“This is hypocritical at best and structurally homophobic at worst,” he said. “I deeply resent and refuse to be used as anyone’s homosexual prop for any purposes. Therefore, I resign from the commission effective immediately.”

In response to a request by the Washington Blade for comment on Pannell’s resignation, Julia Jessie, White’s director of communications, said White’s Council office “follows all legal HR procedures and hires based on experience and skillset.” Jessie added, “As an employer, we do not discriminate or consider a person’s race, color, religion, or sex, including sexual orientation or gender identity, when making decisions about employment qualifications.”

According to Jessie, “We do, however, harvest a safe and inclusionary work environment where employees who wish to voluntarily disclose their sexual orientation of gender identity feel comfortable doing so.”

White’s office released a statement from the Ward 8 LGBT Commission’s chair, Marvin ‘Rahim’ Briggs, saying the commission “regretfully accepts” Pannell’s resignation.

“The Commission will continue to focus on and address issues affecting Ward 8 LGBTQ,” Briggs says in the statement. “We’ll continue to organize to promote acceptance of LGBTQ community diversity and to foster respect and appreciation for each member of the community residing in Ward 8.”

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District of Columbia

Two gay candidates disqualified from D.C. primary ballot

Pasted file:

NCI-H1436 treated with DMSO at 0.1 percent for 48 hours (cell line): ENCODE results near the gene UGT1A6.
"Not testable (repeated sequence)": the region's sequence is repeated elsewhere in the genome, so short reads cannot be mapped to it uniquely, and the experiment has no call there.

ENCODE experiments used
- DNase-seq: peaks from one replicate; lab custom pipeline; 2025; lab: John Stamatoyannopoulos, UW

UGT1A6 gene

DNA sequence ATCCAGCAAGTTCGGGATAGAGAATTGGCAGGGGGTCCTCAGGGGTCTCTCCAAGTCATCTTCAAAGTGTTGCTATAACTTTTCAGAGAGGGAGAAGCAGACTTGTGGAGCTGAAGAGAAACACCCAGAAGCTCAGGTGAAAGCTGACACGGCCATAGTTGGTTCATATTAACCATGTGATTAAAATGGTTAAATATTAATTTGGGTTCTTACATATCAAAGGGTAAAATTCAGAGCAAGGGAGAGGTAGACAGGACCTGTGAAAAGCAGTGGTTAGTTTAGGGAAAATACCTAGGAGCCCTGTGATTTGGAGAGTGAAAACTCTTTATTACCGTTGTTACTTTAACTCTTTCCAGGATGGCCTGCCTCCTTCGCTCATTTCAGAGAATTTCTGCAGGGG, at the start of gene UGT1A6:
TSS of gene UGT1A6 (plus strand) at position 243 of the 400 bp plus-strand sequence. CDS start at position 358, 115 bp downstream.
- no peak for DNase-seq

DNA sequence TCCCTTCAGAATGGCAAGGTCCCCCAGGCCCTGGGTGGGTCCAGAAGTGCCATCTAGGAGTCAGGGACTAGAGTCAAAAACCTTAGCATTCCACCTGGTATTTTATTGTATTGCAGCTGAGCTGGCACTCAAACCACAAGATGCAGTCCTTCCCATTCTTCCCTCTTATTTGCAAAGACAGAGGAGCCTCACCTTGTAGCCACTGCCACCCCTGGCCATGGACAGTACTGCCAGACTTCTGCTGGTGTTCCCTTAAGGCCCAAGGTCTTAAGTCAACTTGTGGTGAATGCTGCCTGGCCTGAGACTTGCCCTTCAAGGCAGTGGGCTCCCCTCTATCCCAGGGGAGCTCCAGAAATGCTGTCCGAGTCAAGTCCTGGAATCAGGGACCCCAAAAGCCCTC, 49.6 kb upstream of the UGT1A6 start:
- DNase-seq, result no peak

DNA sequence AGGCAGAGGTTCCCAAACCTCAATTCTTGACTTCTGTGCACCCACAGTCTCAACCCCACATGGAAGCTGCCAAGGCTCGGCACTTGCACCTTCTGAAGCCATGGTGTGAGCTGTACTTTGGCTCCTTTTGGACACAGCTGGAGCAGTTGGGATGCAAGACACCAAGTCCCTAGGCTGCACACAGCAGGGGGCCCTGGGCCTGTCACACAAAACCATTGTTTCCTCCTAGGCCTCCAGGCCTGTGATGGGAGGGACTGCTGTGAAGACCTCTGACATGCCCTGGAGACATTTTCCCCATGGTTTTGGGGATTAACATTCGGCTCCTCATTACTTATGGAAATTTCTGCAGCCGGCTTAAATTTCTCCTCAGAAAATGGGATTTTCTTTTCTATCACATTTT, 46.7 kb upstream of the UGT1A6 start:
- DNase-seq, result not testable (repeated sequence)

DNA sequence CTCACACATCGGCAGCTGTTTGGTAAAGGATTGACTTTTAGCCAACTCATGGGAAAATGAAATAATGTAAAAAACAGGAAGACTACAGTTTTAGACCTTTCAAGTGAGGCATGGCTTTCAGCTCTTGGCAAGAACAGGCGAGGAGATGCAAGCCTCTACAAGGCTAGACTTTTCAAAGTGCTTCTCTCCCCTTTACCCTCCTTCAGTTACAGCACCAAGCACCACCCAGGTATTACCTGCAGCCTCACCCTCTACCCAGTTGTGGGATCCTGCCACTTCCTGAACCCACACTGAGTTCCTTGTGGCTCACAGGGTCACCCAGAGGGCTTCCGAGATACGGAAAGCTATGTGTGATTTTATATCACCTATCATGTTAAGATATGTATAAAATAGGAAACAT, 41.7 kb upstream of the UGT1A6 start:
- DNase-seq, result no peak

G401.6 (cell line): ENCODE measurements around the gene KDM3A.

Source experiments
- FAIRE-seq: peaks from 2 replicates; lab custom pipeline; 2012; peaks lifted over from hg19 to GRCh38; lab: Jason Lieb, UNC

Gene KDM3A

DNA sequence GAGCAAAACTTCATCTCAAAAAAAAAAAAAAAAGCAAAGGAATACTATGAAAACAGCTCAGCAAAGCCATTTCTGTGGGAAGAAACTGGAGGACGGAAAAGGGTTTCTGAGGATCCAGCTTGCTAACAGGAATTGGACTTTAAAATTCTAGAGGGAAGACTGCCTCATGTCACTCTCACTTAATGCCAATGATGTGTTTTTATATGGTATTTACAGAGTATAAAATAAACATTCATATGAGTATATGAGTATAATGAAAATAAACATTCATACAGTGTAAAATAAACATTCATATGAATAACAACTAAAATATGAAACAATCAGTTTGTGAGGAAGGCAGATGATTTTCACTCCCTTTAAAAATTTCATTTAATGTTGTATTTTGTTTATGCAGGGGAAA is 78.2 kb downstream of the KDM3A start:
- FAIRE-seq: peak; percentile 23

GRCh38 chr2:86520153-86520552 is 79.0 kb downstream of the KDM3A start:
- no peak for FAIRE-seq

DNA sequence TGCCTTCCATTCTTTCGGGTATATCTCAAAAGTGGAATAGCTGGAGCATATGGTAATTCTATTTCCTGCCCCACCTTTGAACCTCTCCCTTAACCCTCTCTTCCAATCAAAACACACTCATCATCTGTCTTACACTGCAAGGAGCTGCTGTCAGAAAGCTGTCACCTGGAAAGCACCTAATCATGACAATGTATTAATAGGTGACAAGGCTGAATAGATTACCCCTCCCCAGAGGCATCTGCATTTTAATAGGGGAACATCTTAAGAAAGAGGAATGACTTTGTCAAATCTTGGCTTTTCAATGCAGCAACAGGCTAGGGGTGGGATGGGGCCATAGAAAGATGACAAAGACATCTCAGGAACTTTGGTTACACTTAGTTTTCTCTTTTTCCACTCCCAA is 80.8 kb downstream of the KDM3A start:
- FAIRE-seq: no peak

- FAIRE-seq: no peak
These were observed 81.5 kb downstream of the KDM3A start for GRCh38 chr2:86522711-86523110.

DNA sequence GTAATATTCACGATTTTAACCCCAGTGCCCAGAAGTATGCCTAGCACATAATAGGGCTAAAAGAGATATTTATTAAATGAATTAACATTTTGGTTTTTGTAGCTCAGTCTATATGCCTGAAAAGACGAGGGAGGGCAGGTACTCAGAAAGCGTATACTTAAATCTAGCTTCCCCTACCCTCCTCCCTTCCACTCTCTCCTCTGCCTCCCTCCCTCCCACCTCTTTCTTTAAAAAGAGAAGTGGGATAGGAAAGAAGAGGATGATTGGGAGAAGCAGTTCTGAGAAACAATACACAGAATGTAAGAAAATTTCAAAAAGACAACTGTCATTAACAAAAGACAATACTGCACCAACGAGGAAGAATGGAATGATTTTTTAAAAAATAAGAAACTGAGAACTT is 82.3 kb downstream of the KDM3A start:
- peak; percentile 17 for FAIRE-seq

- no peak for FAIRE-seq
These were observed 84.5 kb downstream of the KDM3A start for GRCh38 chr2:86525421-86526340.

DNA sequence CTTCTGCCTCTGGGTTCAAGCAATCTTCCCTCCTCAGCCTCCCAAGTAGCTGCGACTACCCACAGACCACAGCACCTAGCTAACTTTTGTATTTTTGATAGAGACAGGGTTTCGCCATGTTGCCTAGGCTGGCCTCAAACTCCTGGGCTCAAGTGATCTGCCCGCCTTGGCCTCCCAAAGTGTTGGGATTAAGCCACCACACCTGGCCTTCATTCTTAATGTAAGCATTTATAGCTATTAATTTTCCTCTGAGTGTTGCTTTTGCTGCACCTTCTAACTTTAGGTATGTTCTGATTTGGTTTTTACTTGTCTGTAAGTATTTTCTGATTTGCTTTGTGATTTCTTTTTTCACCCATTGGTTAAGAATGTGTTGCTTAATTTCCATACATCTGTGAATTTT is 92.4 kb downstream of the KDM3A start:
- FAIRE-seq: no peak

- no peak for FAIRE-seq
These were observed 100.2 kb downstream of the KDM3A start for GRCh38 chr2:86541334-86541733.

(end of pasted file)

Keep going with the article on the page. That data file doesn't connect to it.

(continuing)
Republican, Libertarian activists withdraw from races

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(Blade archive photo by Aram Vartian)

A member of the Capital Stonewall Democrats, D.C.’s largest LGBTQ local political group, mounted a successful challenge before the D.C. Board of Elections earlier this month that resulted in a gay Republican and a gay Libertarian Party activist withdrawing as candidates for public office in the city’s June 21 primary.

James Harnett, 24, a member of the Ward 2 Democratic Committee and a member of the staff of U.S. Sen. Sherrod Brown (D-Ohio), filed challenges to the candidacy of gay Libertarian Party activist Bruce Majors, who was running unopposed in the June 21 primary for the office of both D.C. Delegate to the U.S. House and chair of the Libertarian Party of D.C.

The Board of Elections upheld Harnett’s challenge claiming that Majors failed to obtain a sufficient number of valid petition signatures needed to be placed on the ballot for both offices, according to elections board spokesperson Nicholas Jacobs. Majors withdrew his candidacy for both offices rather than contest the challenge.

The Board of Elections also upheld a challenge filed by Harnett against the candidacy of gay Republican and D.C. Log Cabin Republicans organization member Andrew Desser, who was running unopposed in the primary for the position of Ward 1 Chairperson of the D.C. Republican Committee.

Desser told the Blade he acknowledged that he fell short in obtaining the needed number of valid petition signatures and would not contest the challenge.

Harnett, who appeared to be acting on his own behalf and not representing the Capital Stonewall Democrats in his challenges to Majors and Desser before the election board, did not respond to the Blade’s request for comment.